Pizza hints

Once you’ve made the dough, you will no doubt want to make a pizza or two.


First, you’ll want to start preheating your oven. I recommend using a pizza stone to cook your pizza. This is just a flat piece of stone or ceramic that’s large enough for a pizza to sit directly on top. Assuming you’re using a pizza stone, you’ll need it to be quite hot. The hotter the better, and the more thoroughly heated the better. At the absolute latest, start preheating the oven when you pull the dough out of the bread machine (or whatever else you make it in) and before you let the dough balls rest.

If you find that your pizza crust comes out more doughy than you like, or that the dough isn’t cooked sufficiently while your cheese or other toppings burn, then your stone isn’t hot enough. Turn up the temperature (even if that seems counter-intuitive) and let the stone warm up longer.

Next, prepare your pizza peel. If you’re cooking the pie on a stone, you’ll need this broad, flat wooden or metal utensil to put the pizza on and take it off of the stone. Prepare the peel by sprinkling it liberally with semolina. I keep a salt shaker full of semolina for sprinkling on the peel.

If you don’t have any semolina (it’s easy to find in two-pound bags in grocery stores in my area), you can use corn meal instead. I have heard that at least some professional pizza parlors use corn meal. I think that semolina is a better choice, however. It’s more granular, so the pizza slides more easily on the peel, and the small granules that burn on the stone and stick to your pizza have a very pleasant, subtle flavor. Corn meal is a bit too fine, and also tends to turn into smoke in the oven.

Note that flour won’t work for this purpose, because you’ll need a lot of it to keep the dough from sticking to the peel, and then you’ll end up with thick powder all over the cooked pizza. The dry flour won’t really cook, but it will stick to the crust, turning to paste in your mouth. Flour is great, however, for working with the dough, such as dividing it into balls and stretching it, in the next step.

Now it’s time to take your well-rested balls of pizza dough and gently stretch them into the shape of a pizza. I start by flouring my hands and then flattening the ball of dough slightly on the floured counter top. Then I pick it up and gently pull on it to stretch it out to the point where gravity will take over, and then I just hang the stretching dough on my closed fists and manipulate it so that it stretches roughly evenly.

How much you stretch out the dough (together with its water content and the oven temperature) will determine the consistency of your crust. I like my crust to have a crisp bottom surface, but be ever so slightly bready just below the toppings. That requires a very hot stone and dough stretched just thin enough to see light through it.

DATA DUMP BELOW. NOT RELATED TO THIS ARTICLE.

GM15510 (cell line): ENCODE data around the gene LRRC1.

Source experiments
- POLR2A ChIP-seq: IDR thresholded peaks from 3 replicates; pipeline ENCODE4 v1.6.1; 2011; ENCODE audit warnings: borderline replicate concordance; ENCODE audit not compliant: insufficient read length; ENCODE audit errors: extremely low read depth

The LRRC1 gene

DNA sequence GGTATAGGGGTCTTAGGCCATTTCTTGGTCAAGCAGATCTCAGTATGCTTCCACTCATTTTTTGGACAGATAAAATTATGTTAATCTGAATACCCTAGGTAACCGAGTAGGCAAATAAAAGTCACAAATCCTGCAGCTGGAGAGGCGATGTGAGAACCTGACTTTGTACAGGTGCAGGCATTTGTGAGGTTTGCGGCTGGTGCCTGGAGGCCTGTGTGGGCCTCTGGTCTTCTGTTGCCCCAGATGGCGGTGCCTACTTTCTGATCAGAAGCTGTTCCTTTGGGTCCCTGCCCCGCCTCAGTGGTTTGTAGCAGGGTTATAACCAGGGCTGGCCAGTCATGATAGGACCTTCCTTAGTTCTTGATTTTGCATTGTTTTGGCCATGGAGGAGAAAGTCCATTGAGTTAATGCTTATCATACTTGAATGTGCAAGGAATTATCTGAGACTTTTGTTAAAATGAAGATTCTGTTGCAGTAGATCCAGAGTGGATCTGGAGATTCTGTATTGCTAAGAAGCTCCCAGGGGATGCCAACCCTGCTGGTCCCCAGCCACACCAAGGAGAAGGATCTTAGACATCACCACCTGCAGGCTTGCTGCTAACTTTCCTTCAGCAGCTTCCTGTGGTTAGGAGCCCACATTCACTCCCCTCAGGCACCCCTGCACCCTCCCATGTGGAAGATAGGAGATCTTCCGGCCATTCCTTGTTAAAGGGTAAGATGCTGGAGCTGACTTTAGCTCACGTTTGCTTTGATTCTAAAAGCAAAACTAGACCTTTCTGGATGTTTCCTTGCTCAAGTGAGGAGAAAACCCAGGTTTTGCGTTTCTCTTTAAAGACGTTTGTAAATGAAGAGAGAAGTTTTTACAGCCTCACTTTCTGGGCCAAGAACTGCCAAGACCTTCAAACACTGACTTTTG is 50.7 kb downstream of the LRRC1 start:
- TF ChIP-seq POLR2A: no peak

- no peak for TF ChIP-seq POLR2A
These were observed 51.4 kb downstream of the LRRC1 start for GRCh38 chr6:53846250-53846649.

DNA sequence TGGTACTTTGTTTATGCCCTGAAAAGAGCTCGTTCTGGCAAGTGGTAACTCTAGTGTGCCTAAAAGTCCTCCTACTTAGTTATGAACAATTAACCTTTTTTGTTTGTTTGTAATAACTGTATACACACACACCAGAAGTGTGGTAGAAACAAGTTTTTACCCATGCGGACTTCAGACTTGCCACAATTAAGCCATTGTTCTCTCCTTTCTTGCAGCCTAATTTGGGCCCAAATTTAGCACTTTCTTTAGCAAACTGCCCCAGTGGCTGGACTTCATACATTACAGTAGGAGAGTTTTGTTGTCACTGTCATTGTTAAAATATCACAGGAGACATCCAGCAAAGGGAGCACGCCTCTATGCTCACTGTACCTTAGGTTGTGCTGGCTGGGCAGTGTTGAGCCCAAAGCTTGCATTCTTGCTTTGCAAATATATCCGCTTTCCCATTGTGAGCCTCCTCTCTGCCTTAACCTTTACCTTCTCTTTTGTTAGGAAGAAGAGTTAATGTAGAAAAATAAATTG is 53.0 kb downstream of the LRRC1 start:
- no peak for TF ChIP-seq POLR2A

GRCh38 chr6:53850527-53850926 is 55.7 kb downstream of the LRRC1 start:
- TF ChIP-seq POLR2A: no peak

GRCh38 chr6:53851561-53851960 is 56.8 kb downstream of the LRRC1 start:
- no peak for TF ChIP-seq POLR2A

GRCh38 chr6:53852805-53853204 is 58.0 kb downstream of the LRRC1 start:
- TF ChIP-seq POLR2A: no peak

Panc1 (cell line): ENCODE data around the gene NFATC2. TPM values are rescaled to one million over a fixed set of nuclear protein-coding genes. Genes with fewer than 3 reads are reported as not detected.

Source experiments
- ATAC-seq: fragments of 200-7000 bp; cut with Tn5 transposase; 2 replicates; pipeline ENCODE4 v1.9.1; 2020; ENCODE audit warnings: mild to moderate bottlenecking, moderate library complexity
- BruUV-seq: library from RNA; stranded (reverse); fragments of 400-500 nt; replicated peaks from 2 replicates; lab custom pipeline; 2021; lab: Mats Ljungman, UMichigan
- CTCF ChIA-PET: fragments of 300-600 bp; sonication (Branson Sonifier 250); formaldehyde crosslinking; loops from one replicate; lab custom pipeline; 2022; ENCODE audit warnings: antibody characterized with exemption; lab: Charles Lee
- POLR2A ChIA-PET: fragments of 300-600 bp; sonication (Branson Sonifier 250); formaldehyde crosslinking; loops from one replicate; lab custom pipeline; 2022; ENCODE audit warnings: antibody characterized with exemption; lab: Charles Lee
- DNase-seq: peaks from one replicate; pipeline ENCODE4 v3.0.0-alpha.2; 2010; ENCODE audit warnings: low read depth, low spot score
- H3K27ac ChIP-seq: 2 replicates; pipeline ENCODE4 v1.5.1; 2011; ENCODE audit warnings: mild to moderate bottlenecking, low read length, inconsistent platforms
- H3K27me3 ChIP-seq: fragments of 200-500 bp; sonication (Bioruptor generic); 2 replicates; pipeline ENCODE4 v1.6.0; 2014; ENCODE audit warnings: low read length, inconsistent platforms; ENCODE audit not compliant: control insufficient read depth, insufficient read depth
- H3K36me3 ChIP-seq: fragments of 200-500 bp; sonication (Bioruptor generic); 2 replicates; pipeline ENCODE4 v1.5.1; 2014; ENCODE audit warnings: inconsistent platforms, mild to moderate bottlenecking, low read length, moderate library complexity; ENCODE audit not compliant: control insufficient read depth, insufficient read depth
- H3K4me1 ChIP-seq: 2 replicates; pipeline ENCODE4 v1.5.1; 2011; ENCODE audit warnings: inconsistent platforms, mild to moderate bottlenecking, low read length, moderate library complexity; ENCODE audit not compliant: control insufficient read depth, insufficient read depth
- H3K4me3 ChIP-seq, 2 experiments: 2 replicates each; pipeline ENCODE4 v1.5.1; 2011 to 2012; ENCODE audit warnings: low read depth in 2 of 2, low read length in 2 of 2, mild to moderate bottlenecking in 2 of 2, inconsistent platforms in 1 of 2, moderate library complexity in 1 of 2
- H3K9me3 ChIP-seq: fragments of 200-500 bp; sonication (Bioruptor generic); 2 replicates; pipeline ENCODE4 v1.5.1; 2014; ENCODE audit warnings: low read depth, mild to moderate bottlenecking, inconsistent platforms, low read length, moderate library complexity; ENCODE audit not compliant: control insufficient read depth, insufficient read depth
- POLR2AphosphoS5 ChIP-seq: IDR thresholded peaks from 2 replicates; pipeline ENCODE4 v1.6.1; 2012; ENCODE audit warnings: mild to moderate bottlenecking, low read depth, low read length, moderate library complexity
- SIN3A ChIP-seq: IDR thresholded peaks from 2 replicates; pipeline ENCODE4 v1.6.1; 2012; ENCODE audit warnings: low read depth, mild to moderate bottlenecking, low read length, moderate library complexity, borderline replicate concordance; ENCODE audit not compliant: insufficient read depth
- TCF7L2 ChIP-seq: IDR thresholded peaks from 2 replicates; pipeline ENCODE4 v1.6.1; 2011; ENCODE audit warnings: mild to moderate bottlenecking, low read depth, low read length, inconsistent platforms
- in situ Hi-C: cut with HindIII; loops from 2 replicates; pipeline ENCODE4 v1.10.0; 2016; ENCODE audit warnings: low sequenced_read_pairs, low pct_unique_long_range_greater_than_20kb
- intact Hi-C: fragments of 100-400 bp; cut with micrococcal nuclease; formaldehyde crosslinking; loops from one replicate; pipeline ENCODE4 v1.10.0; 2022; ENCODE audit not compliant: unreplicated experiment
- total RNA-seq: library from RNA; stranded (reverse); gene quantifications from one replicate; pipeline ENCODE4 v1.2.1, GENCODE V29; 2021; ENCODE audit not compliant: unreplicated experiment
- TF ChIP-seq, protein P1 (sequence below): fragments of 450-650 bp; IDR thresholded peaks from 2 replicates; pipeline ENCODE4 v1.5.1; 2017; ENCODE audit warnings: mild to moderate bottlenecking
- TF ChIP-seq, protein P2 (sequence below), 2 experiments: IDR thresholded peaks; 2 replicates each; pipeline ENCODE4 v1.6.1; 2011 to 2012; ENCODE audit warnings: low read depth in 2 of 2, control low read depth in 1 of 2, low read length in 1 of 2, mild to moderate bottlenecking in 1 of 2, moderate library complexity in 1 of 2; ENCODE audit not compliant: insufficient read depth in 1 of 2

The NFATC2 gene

Make sure there aren’t any holes in the dough—even moderate-sized pinholes can leak sauce through and make the dough stick to the peel. This will cause the whole pie to bunch up anesthetically when you try to slide it into the oven. And as you might expect, that will also affect the cooking consistency.

Place the stretched dough onto the prepared peel. Remember that the size of your pie is limited by both the size of the peel and the size of the stone. It’s convenient to find a peel that’s roughly the same size as your stone.

Ingredients and toppings

With your dough on the peel, add any ingredients you like. A traditional North American pizza would start with some sort of tomato sauce, followed by mozzarella cheese and other toppings, and hopefully a fair amount of spice, like oregano, garlic, crushed or ground hot pepper, or whatever you like. But why limit yourself to that? Try pesto, walnuts and gorgonzola with spinach, or perhaps a little tomato sauce and a mix of gouda, reggiano, mozzarella, and some other cheese you happen to have in the fridge.

Be light-handed spreading sauces and the like onto the dough. You don’t want to mash the dough through the layer of semolina and allow it to stick to the peel.


Almost there! Before opening you oven, give the peel a slight forward-and-back jerk to make sure the dough is not stuck to the peel. If it is, lift the sticking side with something like a dough scraper and try to toss more semolina underneath.

Slide the pizza onto your hot pizza stone. Try to do this in one smooth motion. The motion starts with a bit of a snap, but once you start pulling the peel toward you, away from the stone, you’re committed. If you’ve never done this kind of thing before, I highly recommend you practice this a few times with something like a folded kitchen towel on the countertop or in a cool oven before you move on to the real thing.

Allow the pizza to cook until it looks done. This will likely be around 6 to 8 minutes, depending on the temperature of your oven and what your ingredients are, of course. I take the pizza out when the edges of the crust just begin to show browning.

Remove the pizza using the same peel. Slide it under the pizza, making sure not to catch it on the front edge. (That can result in a lot of would-be tasty pizza turning into carbon at the back of the oven.)

Allow it to cool only for about a minute to let the cheese (if any) become solid enough for easy cutting. Use a pizza cutter if you have one. Eat as soon as it’s cool enough that it won’t burn you, so that you can enjoy that crispy crust. It will soon soften. It will still taste good, but that thin layer of crispiness is really something to be enjoyed.

All told, it takes around an hour and a quarter from start to finish, including making the dough in the bread machine and a minimal amount of resting the dough before making the pizza. Almost all of that time is in making the dough and resting it. After that, it takes less than 15 minutes.